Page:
About YS Falls
YS Falls has to be one of the prettiest waterfalls in Jamaica.
In fact, we’d argue it’s pretty close to Dunn’s River Falls in terms of scenic allure.
According to the signs here, the falls consist of seven main tiers almost all in close succession, which was why we thought it was so pretty.
We spotted an additional waterfall further upstream from what was shown on the map sign near the main play area, but the trail past that waterfall was closed.
Thus, I’m sure there were probably more waterfalls further upstream to add to the experience if everything was open.
However, as far as the main waterfall area was concerned, it was said to have a cumulative drop of 36m over the seven or so drops that we were able to access.
YS Falls = Fun
In addition to the scenic allure of YS Falls, what really struck us during our visit here was the fun atmosphere of the place.
We saw people taking their pick of which swimming hole to choose from, and each of the waterfall tiers seemed to have pools conducive to swimming both above and below it.
On some of the waterfall tiers, we witnessed people taking turns plunging off rope swings into some of the deeper pools.
In others waterfall tiers, people did straight cliff jumps.
And while all of this was happening, we heard zipliners screaming in excitement above us as they were zooming by from the top to the bottom of the YS Falls.
Even though each of the waterfalls on YS Falls were too steep to safely climb in the way Dunn’s River Falls allowed, it didn’t seem to matter here.
Thus, we were totally able to see why it was pretty crowded here, but it wasn’t quite as overwhelming as Dunn’s River Falls probably in large part because of YS Falls’ more distant location (see directions below).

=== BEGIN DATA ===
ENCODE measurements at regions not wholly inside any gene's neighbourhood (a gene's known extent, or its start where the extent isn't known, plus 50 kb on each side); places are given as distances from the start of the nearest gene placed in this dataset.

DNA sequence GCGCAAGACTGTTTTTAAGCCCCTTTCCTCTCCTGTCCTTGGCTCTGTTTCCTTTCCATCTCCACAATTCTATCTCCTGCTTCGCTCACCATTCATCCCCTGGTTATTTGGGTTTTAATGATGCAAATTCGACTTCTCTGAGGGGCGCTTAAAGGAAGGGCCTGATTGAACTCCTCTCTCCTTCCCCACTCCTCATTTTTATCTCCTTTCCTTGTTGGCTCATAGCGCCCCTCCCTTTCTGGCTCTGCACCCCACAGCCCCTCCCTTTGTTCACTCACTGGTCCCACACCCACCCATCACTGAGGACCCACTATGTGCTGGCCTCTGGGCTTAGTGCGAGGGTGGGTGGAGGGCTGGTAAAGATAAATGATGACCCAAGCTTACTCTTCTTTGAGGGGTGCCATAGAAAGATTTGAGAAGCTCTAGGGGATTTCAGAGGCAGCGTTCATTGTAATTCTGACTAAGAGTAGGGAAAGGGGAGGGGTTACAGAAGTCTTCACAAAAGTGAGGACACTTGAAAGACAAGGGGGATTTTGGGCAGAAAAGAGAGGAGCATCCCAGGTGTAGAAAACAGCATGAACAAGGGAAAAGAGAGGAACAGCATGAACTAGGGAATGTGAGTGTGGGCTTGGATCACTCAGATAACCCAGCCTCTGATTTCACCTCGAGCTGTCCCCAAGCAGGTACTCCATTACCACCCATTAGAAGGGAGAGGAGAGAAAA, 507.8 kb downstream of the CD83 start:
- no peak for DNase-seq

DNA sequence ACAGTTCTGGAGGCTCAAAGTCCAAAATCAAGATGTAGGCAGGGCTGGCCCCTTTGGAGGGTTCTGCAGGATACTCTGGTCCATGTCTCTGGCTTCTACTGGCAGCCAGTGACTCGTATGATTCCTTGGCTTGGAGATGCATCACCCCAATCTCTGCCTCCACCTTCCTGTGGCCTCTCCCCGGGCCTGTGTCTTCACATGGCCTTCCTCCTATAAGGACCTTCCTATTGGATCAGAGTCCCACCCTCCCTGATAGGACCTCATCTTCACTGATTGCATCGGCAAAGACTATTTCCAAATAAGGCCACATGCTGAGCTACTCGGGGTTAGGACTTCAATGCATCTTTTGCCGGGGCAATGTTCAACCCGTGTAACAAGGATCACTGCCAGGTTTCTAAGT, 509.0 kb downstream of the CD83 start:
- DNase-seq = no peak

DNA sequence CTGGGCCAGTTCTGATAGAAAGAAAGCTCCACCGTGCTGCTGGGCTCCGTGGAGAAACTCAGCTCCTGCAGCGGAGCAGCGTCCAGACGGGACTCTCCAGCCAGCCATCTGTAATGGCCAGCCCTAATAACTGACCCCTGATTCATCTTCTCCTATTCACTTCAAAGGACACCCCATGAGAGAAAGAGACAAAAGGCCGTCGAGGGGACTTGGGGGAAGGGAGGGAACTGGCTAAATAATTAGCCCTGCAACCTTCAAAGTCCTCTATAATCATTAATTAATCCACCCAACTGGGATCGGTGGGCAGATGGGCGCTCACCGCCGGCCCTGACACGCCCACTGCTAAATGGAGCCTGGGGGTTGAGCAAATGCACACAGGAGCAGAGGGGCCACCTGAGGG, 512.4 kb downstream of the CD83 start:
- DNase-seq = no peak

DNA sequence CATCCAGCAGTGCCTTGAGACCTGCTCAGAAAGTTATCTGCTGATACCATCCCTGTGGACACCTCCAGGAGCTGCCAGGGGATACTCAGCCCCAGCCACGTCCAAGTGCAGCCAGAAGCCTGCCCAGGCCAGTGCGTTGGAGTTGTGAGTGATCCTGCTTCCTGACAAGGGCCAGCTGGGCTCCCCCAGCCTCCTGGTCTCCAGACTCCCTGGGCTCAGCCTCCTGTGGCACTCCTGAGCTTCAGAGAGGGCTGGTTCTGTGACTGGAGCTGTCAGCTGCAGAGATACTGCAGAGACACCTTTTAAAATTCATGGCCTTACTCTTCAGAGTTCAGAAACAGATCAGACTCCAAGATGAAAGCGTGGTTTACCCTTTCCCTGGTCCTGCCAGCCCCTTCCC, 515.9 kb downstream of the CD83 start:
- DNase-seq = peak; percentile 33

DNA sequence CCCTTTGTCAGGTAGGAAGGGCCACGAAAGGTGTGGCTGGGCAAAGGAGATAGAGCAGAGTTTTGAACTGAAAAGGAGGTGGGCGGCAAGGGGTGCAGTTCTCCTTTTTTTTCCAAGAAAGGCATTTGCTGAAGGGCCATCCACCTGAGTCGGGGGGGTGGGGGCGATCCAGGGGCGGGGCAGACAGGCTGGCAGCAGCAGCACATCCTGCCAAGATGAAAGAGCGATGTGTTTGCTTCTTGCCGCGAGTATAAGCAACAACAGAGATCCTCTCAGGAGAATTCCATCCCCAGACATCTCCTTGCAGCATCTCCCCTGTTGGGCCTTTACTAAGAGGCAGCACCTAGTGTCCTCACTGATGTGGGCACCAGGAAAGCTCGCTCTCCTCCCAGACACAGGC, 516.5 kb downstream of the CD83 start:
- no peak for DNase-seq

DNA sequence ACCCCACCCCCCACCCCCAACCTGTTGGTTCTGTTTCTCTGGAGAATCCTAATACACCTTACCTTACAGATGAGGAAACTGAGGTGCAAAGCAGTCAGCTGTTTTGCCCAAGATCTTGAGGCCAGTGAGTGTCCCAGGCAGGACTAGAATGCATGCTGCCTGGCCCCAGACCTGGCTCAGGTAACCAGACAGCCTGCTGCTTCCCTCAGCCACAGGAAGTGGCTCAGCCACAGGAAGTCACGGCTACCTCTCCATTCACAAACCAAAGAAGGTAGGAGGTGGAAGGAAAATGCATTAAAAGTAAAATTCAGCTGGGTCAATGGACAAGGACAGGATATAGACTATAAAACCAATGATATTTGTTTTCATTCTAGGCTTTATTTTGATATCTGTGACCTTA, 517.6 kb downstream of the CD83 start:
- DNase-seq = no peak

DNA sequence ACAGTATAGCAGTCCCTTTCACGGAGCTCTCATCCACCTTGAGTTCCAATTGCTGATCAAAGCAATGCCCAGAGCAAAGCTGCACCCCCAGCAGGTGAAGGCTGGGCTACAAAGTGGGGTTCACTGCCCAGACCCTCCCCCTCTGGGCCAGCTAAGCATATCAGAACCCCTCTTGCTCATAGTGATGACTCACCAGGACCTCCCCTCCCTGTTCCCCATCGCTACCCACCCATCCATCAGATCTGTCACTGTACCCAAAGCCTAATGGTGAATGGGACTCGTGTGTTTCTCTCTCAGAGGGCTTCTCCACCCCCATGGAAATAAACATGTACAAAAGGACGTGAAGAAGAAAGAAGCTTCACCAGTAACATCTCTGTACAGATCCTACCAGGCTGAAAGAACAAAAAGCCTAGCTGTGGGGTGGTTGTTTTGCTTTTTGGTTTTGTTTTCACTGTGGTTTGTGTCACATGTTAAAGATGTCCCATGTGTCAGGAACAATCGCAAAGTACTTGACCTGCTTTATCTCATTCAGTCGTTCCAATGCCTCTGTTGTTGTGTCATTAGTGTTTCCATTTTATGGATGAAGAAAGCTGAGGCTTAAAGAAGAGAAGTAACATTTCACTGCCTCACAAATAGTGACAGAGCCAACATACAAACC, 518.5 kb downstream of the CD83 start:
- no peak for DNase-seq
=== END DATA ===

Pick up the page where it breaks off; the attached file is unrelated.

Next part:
I wasn’t sure whether to laugh at this theme-park-like atmosphere (which seemed to be the norm amongst Jamaica’s major waterfalls), but I had to admit that there was a certain fun energy buzzing about this place.
Of course, the falls itself still retained its character and the place wasn’t so built-up that we would have forgetten we were still in Nature.
By the way, in case you’re wondering (like us) what the letters YS mean, they apparently came from the names of the original landowners John Yates and Richard Scott.
Our YS Falls Experience
The way we experienced YS Falls began with a tram or “jitney” ride that consisted of Disneyland-like tram trailers with seats except they were being pulled by tractors (as this place was fronted by a farm).
After a few minutes on this tram ride, we were then dropped off at what I’m calling the start of the play area.
Here, there was a gift shop, a waiting area for the return tram, changing rooms, and an artificial swimming pool.
There were also other footpaths that went away from the waterfall towards other parts of the complex for additional activities.
Anyways, we followed a pretty obvious walking path that led past the artificial swimming pool and then to a pretty extensive lawn area.
In this lawn area, there were picnic tables and even booths for booking the zipline ride as well as shopping at more curio shops.